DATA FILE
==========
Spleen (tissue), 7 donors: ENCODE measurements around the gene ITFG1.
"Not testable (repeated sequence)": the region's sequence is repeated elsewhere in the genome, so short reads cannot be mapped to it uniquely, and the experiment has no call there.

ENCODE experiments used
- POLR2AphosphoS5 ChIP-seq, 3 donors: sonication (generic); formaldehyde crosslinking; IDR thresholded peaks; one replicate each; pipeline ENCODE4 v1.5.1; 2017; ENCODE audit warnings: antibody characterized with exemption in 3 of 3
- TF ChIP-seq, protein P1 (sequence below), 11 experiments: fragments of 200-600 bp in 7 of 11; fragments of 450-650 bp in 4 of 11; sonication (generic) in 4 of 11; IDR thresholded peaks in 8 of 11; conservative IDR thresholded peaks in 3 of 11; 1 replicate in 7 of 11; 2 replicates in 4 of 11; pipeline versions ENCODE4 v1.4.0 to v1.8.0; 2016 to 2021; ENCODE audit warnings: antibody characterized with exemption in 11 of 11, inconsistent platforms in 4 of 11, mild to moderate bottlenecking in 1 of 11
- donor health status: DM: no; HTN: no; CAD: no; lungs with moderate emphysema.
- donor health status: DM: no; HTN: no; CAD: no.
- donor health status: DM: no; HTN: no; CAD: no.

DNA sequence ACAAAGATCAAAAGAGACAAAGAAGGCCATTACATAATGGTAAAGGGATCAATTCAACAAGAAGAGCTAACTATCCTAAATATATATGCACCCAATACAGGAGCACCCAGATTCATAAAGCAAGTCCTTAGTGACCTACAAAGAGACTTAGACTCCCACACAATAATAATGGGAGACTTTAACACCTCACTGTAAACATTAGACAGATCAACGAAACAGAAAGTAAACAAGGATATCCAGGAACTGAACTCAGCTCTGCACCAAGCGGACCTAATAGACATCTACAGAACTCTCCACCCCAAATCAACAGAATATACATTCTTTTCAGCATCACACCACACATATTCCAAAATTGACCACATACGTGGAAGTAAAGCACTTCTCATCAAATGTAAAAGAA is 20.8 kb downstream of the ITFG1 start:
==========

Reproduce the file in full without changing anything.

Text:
Spleen (tissue), 7 donors: ENCODE measurements around the gene ITFG1.
"Not testable (repeated sequence)": the region's sequence is repeated elsewhere in the genome, so short reads cannot be mapped to it uniquely, and the experiment has no call there.

ENCODE experiments used
- POLR2AphosphoS5 ChIP-seq, 3 donors: sonication (generic); formaldehyde crosslinking; IDR thresholded peaks; one replicate each; pipeline ENCODE4 v1.5.1; 2017; ENCODE audit warnings: antibody characterized with exemption in 3 of 3
- TF ChIP-seq, protein P1 (sequence below), 11 experiments: fragments of 200-600 bp in 7 of 11; fragments of 450-650 bp in 4 of 11; sonication (generic) in 4 of 11; IDR thresholded peaks in 8 of 11; conservative IDR thresholded peaks in 3 of 11; 1 replicate in 7 of 11; 2 replicates in 4 of 11; pipeline versions ENCODE4 v1.4.0 to v1.8.0; 2016 to 2021; ENCODE audit warnings: antibody characterized with exemption in 11 of 11, inconsistent platforms in 4 of 11, mild to moderate bottlenecking in 1 of 11
- donor health status: DM: no; HTN: no; CAD: no; lungs with moderate emphysema.
- donor health status: DM: no; HTN: no; CAD: no.
- donor health status: DM: no; HTN: no; CAD: no.

DNA sequence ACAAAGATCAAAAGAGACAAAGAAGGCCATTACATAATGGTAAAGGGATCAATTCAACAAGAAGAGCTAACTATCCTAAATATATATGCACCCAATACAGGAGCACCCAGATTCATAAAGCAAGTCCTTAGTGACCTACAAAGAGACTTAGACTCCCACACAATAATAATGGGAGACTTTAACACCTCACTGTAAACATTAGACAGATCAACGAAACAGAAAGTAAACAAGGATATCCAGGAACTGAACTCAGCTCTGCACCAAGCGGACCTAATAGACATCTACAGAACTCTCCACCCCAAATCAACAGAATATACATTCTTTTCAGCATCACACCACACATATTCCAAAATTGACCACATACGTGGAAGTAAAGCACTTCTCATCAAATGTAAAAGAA is 20.8 kb downstream of the ITFG1 start: